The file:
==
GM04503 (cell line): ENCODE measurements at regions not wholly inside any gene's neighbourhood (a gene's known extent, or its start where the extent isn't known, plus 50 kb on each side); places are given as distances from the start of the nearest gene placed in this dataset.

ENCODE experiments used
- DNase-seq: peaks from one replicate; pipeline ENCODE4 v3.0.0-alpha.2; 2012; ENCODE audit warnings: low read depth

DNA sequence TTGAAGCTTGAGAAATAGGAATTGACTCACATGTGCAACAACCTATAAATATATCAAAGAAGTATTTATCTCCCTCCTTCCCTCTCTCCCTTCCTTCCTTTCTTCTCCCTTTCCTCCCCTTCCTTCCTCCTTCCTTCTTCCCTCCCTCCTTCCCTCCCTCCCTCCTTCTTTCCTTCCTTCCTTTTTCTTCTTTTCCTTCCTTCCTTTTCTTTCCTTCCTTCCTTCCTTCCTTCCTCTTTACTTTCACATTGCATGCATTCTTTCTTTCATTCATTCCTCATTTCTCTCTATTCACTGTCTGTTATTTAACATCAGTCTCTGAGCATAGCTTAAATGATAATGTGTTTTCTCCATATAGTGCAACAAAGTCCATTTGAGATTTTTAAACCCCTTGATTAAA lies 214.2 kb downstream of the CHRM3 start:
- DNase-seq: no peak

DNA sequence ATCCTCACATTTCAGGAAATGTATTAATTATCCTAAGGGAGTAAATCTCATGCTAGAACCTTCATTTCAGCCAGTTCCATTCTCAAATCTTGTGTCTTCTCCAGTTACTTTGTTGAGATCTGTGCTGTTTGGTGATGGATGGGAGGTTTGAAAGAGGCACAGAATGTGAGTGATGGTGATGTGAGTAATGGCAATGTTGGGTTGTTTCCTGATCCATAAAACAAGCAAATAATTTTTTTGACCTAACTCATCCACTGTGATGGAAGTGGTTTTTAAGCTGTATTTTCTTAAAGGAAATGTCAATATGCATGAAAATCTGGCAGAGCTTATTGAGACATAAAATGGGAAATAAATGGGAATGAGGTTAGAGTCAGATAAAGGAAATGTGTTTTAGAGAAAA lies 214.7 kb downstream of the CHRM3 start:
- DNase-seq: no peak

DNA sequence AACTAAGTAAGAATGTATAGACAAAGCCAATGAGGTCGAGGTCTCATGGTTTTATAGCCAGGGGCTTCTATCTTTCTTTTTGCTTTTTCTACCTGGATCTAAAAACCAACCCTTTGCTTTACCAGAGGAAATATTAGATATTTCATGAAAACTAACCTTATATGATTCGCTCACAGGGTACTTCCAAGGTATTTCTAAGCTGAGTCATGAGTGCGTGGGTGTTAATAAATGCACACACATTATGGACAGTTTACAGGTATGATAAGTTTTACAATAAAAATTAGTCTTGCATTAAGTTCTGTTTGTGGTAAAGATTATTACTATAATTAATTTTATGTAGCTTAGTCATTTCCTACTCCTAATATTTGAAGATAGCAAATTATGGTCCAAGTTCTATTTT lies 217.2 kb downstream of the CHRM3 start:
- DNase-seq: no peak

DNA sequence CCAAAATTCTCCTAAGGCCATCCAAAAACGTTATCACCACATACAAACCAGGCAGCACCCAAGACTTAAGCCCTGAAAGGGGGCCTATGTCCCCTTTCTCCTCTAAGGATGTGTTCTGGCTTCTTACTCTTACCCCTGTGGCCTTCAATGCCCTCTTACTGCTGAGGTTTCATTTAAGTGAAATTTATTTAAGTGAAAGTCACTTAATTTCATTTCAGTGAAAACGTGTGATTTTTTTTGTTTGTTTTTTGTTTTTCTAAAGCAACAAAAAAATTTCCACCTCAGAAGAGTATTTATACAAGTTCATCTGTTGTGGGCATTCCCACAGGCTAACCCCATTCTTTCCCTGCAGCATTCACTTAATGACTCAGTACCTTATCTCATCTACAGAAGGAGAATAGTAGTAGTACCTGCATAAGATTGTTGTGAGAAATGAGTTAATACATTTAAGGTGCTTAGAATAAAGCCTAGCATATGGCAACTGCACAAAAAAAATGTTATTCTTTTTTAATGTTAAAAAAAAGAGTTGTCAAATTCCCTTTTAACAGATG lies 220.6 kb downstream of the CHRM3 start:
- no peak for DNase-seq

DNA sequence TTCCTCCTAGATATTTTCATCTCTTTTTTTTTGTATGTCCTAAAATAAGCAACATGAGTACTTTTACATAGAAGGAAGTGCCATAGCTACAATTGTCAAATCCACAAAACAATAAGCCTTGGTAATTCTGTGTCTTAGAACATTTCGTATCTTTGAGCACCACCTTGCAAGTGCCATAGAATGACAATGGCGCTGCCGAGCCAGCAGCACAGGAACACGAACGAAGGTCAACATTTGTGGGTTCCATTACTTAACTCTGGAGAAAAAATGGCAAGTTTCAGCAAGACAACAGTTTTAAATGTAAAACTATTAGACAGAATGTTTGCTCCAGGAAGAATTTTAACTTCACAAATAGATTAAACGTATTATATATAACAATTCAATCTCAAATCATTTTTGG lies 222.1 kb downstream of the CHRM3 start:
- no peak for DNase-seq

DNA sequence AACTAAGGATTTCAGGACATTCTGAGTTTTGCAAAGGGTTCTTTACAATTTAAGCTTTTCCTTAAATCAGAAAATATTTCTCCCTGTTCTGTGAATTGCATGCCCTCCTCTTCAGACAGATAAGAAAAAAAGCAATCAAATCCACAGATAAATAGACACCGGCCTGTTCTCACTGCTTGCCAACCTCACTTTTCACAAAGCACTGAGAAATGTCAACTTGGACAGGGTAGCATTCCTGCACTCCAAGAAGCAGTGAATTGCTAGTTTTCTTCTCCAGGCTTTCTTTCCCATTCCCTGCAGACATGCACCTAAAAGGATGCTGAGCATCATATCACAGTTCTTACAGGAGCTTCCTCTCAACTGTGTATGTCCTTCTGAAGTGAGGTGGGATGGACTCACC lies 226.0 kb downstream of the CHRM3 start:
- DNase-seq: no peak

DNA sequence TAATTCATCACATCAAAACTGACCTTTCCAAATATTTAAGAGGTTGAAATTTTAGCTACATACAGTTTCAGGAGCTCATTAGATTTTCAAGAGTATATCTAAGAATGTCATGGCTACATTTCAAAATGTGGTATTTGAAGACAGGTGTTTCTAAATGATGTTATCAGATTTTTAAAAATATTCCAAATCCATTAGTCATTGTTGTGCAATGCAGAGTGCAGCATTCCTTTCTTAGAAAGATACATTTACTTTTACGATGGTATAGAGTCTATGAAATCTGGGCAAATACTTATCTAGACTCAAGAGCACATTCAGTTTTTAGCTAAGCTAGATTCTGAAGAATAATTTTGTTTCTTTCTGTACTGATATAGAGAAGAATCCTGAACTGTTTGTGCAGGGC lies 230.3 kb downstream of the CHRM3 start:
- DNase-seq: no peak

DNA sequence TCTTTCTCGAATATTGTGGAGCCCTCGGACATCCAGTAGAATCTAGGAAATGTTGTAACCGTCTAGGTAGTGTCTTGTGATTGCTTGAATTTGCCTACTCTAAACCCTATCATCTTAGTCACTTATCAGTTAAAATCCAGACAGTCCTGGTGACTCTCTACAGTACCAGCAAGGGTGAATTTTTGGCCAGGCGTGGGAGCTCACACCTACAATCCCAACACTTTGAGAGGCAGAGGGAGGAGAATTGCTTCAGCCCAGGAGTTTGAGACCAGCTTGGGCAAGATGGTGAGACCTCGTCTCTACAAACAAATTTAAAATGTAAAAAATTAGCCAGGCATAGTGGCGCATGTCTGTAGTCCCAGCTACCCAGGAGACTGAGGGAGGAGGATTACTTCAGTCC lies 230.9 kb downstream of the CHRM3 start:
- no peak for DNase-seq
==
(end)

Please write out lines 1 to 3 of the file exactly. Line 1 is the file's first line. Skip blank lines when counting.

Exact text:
GM04503 (cell line): ENCODE measurements at regions not wholly inside any gene's neighbourhood (a gene's known extent, or its start where the extent isn't known, plus 50 kb on each side); places are given as distances from the start of the nearest gene placed in this dataset.

ENCODE experiments used
- DNase-seq: peaks from one replicate; pipeline ENCODE4 v3.0.0-alpha.2; 2012; ENCODE audit warnings: low read depth